4. Add Your Socks
Time for the most important step: put your socks in the soapy water.
When you add your socks, make sure you don’t agitate or swish them around in the water. This can cause your wool to felt.
Press your socks down into the water, holding them under to try and get them completely saturated with water.
You shouldn’t put socks in the washing machine unless you know that they are washing machine safe. Throwing 100% wool socks into a washing machine will make them come out felted and probably several sizes too small.
Merino wool socks from companies such as Smartwool or Darn Tough are either made with machine-washable wool, or they have been preshrunk to ensure that they won’t shrink when put through a washing machine cycle
5. Let them Soak
Since you’re not able to put these socks through the agitation of the washing machine, you’ll want to let them soak for at least ten minutes to ensure they are fully saturated.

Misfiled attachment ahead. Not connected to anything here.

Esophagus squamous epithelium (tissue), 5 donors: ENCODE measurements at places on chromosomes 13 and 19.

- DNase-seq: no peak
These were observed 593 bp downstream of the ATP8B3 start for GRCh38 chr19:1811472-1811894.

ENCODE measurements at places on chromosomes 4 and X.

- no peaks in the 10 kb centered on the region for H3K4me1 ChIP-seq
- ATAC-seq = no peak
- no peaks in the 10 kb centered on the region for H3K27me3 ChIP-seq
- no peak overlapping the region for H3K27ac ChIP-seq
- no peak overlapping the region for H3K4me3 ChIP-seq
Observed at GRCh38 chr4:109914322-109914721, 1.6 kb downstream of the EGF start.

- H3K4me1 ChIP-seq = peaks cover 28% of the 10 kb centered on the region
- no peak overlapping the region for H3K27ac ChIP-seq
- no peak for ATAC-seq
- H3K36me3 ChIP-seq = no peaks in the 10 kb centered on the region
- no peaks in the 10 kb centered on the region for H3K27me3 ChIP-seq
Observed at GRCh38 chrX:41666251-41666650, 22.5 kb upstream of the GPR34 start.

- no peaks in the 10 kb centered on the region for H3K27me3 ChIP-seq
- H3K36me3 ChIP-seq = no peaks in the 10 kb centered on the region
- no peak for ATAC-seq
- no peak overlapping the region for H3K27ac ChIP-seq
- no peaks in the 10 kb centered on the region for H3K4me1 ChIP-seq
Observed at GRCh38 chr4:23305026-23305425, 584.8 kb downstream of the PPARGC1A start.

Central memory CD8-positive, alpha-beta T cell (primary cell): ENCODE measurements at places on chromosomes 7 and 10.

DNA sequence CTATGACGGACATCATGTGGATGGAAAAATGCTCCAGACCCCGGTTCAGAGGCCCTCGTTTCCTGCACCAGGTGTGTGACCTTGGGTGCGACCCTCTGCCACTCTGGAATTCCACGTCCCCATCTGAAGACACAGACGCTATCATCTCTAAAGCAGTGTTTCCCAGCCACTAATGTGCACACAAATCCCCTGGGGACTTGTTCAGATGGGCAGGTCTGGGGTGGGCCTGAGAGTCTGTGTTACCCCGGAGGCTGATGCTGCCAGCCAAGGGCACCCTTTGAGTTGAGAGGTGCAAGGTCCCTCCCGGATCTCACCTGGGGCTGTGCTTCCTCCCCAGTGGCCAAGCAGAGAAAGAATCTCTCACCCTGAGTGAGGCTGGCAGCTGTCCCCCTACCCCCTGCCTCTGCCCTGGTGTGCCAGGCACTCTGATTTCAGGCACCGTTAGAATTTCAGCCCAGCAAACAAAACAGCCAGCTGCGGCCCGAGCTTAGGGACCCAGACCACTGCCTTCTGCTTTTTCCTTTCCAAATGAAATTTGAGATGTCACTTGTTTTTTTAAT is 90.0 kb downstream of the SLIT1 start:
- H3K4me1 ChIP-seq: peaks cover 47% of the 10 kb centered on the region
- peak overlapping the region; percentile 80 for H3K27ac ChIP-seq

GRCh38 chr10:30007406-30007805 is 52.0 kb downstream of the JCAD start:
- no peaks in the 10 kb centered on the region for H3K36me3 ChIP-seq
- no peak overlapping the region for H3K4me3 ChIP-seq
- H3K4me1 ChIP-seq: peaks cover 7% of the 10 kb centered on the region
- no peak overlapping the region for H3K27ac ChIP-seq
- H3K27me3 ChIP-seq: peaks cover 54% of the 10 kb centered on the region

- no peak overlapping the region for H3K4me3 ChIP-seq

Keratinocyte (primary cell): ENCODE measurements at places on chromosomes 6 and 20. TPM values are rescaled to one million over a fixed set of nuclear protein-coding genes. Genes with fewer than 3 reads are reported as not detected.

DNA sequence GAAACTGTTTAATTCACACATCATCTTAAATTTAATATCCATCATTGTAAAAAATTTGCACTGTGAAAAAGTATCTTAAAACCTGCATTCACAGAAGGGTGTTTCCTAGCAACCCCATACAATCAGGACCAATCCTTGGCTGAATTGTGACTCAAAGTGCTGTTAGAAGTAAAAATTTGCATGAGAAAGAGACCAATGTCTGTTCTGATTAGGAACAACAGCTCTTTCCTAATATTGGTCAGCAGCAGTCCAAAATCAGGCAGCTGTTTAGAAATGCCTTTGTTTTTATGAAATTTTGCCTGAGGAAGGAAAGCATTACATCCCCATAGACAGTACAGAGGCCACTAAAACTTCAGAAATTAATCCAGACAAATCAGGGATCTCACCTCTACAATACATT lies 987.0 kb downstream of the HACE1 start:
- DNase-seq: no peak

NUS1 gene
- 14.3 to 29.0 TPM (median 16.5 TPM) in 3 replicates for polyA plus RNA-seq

This will give the soap and hot water time to open up the wool fibers and release all that dirt and grime trapped inside.
If you walk away and forget about your socks and come back an hour later, don’t worry. The longer you leave the socks the more dirt will get out.
6. Rinse Your Socks
After you’ve let your socks soak for a while, it’s time to rinse them out.
First, you want to take your soak out of the water and squeeze out as much water as you can. Don’t wring them out! The wringing motion can cause friction which could cause your socks to felt.